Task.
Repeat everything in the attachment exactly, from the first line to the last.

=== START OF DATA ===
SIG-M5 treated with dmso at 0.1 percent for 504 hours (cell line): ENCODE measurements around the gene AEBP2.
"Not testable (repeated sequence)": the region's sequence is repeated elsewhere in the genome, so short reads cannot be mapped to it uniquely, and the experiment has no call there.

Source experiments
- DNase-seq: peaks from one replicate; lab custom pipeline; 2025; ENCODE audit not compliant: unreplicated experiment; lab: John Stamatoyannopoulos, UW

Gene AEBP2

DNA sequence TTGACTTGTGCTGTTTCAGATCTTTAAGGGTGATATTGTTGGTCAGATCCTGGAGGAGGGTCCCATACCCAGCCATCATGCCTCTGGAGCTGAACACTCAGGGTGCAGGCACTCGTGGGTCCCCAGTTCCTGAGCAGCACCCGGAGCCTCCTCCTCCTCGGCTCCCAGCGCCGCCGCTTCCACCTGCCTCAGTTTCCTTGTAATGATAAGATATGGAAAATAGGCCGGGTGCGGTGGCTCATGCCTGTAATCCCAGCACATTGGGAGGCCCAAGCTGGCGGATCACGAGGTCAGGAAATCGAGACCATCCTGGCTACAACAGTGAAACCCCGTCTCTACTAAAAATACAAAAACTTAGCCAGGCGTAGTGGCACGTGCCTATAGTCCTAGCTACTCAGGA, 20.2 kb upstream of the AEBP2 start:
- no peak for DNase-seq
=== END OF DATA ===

SIG-M5 treated with dmso at 0.1 percent for 504 hours (cell line): ENCODE measurements around the gene AEBP2.
"Not testable (repeated sequence)": the region's sequence is repeated elsewhere in the genome, so short reads cannot be mapped to it uniquely, and the experiment has no call there.

Source experiments
- DNase-seq: peaks from one replicate; lab custom pipeline; 2025; ENCODE audit not compliant: unreplicated experiment; lab: John Stamatoyannopoulos, UW

Gene AEBP2

DNA sequence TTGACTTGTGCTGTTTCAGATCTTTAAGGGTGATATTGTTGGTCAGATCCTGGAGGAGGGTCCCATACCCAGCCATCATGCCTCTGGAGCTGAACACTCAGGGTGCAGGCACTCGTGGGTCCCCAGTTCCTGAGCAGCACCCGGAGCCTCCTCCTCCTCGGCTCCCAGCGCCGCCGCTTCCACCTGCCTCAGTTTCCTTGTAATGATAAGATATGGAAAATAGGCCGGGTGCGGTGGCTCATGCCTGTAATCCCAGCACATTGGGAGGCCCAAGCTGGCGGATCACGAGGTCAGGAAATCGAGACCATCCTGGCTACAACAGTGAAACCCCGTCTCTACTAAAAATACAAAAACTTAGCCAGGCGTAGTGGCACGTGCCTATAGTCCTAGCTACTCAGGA, 20.2 kb upstream of the AEBP2 start:
- no peak for DNase-seq